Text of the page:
Though my last article positioned Abigail Spanberger as the favorite to win Virginia’s 7th Congressional District, I now see the race as a pure toss-up following the New York Times/Siena poll that came out last week. Though there are a few oddities–such as Rep. Brat winning 18-29-year-olds and Asian-American voters, possibly due to the very low response rates among the first group and small sample size of the latter, Siena is still rated as an A pollster by FiveThirtyEight, so both sides need to take this poll seriously, especially the Spanberger campaign.
Brat leads by just four percent in this poll, which is just about what GOP gubernatorial candidate Ed Gillespie won the 7th District by in the 2017 primary. This poll is about what I’d give Dave Brat in his best case scenario. I do not think it is likely that Brat will do exceptionally better than Gillespie did last year; maybe he does a few tenths of a percent better. This poll is definitely good news for Brat, who is facing his toughest re-election yet.
Some of my pundit colleagues have argued, as early as mid-August, that Brat is slightly favored to win re-election. I understand why they believe he might be, but I think the race is a dead heat; the combination of a strong challenger in Abigail Spanberger and one of the worst GOP candidates in recent history at the top of the ticket, Corey Stewart, has made it exceptionally difficult for me to say Brat is the favorite right now.
If I were to put a range for the margin of victory in Virginia’s 7th Congressional District though, I would say it goes from Brat +4 to Spanberger +3. Spanberger’s campaign will have to make sure they do well with moderate Republicans who plan on voting for Kaine but may split their ticket for Brat, especially those moderate Republicans who liked Eric Cantor and are still mad about his loss to Brat in 2014. I am not downplaying the importance of Spanberger having to turn out her base though. She will need to turn out African-American voters in areas like Brookland, Fairfield, and the Southside of Richmond, as well as improving on Northam’s suburban gains last year by winning heavily among women voters; in the NYT poll she leads women by 13 points, but that’s probably not enough to win. There’s plenty of time for her to widen the gap, but even if she does, her campaign should still invest more time in areas they barely won during the primary, like southside Richmond and Fairfield, to make sure they turn out enough voters to find a path to victory.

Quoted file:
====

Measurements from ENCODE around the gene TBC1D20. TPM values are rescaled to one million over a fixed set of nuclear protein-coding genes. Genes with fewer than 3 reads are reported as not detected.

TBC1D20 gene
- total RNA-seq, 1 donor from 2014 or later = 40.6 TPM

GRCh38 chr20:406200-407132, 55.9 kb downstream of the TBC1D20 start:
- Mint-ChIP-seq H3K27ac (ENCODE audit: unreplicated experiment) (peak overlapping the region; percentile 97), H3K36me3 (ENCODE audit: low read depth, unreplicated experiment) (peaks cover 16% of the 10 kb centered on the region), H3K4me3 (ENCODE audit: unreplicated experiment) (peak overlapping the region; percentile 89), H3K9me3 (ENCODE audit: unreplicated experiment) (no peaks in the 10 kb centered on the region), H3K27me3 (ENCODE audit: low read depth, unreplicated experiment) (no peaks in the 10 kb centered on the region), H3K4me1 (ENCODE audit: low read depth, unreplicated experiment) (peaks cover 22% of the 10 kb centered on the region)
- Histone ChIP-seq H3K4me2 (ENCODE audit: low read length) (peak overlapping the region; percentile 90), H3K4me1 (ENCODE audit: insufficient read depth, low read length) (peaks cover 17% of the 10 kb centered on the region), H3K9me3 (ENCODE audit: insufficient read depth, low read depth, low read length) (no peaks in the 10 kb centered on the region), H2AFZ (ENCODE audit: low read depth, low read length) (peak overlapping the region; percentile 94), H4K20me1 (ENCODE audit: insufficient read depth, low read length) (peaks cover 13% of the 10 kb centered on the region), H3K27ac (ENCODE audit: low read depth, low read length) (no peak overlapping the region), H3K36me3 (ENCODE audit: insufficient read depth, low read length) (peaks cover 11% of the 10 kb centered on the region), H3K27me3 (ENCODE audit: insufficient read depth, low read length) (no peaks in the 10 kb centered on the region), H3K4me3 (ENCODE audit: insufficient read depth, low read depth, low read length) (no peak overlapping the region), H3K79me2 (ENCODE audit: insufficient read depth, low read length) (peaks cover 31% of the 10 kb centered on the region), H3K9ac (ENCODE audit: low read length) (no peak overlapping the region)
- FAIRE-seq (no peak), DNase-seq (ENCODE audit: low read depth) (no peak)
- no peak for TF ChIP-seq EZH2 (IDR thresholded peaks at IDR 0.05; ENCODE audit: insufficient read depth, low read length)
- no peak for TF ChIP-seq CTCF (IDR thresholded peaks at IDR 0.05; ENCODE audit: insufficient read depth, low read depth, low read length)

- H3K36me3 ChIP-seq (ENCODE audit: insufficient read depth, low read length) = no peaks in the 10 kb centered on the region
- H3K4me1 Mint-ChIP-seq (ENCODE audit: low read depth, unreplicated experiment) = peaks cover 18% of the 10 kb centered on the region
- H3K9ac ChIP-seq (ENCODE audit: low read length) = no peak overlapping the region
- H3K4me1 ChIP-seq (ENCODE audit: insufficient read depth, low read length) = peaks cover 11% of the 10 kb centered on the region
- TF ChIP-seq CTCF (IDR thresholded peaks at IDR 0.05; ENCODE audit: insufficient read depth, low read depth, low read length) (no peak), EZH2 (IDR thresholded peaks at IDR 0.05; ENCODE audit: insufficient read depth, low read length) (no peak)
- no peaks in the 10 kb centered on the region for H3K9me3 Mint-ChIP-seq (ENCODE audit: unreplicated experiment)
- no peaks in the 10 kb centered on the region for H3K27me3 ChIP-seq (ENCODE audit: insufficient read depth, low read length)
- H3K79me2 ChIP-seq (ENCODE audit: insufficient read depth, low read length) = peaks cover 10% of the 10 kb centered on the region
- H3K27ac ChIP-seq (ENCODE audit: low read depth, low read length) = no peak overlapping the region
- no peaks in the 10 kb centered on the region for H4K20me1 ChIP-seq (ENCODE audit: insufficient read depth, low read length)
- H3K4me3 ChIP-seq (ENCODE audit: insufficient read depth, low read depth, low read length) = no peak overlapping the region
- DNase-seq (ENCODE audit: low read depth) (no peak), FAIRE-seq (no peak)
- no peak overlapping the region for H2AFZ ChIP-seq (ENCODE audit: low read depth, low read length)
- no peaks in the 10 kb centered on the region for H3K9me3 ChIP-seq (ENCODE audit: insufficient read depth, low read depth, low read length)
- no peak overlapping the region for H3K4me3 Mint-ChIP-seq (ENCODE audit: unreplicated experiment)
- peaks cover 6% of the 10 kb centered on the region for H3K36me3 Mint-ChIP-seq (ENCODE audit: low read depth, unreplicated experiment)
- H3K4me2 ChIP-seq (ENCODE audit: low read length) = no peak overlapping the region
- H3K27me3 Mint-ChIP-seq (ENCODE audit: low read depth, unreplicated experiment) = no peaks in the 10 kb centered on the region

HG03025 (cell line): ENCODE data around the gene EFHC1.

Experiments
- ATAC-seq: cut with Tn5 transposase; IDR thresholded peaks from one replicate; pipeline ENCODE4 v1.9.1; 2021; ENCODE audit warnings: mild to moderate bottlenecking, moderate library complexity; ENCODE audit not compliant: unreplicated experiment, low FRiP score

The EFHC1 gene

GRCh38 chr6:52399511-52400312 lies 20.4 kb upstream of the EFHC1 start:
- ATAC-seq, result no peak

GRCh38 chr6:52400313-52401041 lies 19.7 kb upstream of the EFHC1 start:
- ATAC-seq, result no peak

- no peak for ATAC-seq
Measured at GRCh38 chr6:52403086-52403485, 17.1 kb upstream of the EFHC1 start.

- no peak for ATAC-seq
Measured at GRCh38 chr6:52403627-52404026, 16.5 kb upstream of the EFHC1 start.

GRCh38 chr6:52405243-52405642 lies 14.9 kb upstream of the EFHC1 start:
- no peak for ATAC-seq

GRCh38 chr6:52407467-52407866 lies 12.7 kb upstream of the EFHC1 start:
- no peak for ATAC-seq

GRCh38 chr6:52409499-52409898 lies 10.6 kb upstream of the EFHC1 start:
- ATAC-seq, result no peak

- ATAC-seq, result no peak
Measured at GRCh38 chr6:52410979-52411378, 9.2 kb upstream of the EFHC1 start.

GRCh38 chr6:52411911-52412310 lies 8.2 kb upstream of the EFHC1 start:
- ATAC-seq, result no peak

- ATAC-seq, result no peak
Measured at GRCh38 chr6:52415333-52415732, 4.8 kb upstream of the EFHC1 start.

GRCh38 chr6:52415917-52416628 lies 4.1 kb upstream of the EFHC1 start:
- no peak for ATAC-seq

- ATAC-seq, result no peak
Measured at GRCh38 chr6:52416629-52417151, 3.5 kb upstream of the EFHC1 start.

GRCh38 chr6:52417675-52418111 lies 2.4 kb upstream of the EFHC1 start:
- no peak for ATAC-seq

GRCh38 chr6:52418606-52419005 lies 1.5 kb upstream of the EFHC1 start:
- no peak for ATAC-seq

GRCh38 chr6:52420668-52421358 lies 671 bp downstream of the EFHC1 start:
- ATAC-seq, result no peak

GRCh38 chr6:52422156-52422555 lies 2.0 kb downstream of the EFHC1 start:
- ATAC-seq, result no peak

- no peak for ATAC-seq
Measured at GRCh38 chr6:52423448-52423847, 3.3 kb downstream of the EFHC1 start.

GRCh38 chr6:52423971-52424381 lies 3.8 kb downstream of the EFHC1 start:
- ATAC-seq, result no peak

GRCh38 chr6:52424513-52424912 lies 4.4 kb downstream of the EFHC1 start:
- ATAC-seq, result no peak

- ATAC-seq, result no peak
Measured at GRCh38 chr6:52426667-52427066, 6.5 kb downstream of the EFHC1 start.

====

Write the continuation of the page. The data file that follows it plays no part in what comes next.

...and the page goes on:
It will be interesting to see how the race in Virginia’s 7th develops. Had you told me a month ago that the 2nd Congressional District would be a better pickup opportunity for Democrats than the 7th (I currently rate VA-02 as Lean D; Luria wins by 5-10 percent), I would’ve rolled my eyes. The status in highly competitive races like these can change dramatically over a short period of time, so you can bet your bottom dollar I’ll be writing more pieces on Virginia’s 7th before election day.